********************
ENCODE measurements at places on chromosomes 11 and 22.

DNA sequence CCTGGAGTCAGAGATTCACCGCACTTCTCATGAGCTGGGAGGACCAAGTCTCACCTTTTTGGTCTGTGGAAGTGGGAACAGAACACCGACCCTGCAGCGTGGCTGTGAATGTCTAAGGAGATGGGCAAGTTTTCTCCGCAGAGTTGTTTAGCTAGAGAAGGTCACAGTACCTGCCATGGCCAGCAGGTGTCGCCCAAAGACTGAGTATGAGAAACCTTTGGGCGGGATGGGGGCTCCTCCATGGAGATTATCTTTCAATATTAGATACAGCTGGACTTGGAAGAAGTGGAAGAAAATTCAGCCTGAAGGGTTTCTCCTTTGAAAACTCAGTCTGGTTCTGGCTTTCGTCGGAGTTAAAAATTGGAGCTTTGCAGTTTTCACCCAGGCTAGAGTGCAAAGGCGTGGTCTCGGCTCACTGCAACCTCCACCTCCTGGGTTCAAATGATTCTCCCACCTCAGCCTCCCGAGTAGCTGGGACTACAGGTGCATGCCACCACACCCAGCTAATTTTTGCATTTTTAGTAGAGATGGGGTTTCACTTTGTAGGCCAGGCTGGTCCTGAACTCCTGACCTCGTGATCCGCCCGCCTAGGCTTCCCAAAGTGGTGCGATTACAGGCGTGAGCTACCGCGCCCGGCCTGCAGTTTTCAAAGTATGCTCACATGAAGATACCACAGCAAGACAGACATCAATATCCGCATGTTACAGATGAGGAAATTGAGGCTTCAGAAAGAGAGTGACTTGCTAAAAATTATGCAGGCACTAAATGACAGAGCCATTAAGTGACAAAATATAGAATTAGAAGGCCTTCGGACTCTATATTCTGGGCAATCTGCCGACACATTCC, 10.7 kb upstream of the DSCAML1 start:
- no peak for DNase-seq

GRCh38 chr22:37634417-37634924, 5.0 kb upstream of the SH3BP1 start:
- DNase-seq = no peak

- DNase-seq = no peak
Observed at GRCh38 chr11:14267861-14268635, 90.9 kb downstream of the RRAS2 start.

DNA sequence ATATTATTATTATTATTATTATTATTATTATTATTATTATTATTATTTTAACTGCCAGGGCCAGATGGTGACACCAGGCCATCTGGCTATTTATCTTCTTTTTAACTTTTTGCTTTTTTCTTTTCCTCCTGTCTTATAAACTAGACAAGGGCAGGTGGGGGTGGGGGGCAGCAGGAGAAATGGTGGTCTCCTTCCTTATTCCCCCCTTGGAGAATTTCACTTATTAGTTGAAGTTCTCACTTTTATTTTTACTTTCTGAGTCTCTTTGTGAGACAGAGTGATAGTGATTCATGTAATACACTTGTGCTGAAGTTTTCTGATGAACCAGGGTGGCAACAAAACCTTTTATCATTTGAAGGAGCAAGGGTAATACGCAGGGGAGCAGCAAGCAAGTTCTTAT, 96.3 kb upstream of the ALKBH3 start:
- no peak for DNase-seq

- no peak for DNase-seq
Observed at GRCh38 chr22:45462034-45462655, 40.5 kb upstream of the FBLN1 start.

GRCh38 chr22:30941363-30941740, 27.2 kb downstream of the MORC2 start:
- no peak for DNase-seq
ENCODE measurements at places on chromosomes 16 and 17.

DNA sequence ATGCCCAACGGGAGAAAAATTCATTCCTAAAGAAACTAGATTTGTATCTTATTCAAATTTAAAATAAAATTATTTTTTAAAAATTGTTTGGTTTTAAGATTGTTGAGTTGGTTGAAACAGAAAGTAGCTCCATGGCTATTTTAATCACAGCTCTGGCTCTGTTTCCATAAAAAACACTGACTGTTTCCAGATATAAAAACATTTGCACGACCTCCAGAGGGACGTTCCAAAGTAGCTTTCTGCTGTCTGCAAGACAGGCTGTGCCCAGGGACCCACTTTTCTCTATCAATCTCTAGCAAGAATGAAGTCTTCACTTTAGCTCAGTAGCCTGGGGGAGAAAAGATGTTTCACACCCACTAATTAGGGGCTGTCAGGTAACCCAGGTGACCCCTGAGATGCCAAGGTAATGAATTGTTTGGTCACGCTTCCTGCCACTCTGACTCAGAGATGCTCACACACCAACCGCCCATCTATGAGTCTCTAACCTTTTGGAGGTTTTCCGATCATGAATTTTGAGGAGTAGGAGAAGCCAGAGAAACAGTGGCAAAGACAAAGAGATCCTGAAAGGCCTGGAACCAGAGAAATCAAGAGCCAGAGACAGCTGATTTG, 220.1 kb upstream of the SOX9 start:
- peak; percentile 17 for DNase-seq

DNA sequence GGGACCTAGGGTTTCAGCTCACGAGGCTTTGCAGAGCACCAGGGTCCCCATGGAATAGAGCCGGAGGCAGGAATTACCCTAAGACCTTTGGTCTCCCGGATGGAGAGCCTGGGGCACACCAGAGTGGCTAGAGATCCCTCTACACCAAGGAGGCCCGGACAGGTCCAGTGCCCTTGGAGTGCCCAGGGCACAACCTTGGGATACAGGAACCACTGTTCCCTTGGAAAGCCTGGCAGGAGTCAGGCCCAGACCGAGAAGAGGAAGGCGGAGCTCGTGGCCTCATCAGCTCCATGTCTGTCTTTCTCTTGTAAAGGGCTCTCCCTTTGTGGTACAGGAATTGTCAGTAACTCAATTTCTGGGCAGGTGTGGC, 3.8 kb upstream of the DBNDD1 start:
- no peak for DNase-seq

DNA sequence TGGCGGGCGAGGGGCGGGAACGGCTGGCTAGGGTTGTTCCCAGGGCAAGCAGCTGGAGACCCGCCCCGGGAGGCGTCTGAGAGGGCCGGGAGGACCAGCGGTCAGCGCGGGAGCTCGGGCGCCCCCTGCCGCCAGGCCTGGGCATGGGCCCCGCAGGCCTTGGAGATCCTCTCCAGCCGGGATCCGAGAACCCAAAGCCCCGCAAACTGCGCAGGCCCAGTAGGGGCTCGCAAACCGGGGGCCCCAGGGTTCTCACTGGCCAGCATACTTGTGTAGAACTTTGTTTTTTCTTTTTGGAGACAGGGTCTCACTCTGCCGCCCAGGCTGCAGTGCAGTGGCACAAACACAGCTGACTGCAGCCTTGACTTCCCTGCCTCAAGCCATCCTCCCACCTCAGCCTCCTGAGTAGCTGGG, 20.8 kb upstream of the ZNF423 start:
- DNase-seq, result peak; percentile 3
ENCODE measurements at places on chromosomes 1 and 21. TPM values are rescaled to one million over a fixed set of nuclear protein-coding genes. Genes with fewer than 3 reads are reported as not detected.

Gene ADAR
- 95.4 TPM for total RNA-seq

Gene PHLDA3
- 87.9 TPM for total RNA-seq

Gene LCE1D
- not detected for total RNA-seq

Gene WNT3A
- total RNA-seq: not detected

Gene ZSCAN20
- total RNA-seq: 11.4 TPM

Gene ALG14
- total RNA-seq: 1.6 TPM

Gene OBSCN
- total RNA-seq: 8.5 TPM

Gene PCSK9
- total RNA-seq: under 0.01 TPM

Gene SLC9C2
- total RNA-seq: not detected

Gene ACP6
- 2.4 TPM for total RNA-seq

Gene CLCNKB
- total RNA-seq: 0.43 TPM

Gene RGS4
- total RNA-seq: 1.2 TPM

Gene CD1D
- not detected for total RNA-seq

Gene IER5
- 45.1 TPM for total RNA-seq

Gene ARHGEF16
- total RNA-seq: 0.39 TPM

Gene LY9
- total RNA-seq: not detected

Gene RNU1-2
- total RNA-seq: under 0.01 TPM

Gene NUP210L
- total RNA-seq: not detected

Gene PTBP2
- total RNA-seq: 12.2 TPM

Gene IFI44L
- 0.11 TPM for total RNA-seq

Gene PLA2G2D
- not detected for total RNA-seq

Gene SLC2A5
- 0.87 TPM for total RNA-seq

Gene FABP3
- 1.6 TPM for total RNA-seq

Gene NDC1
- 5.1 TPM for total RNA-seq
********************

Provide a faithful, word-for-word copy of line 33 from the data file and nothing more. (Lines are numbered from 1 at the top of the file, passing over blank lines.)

- total RNA-seq: 1.6 TPM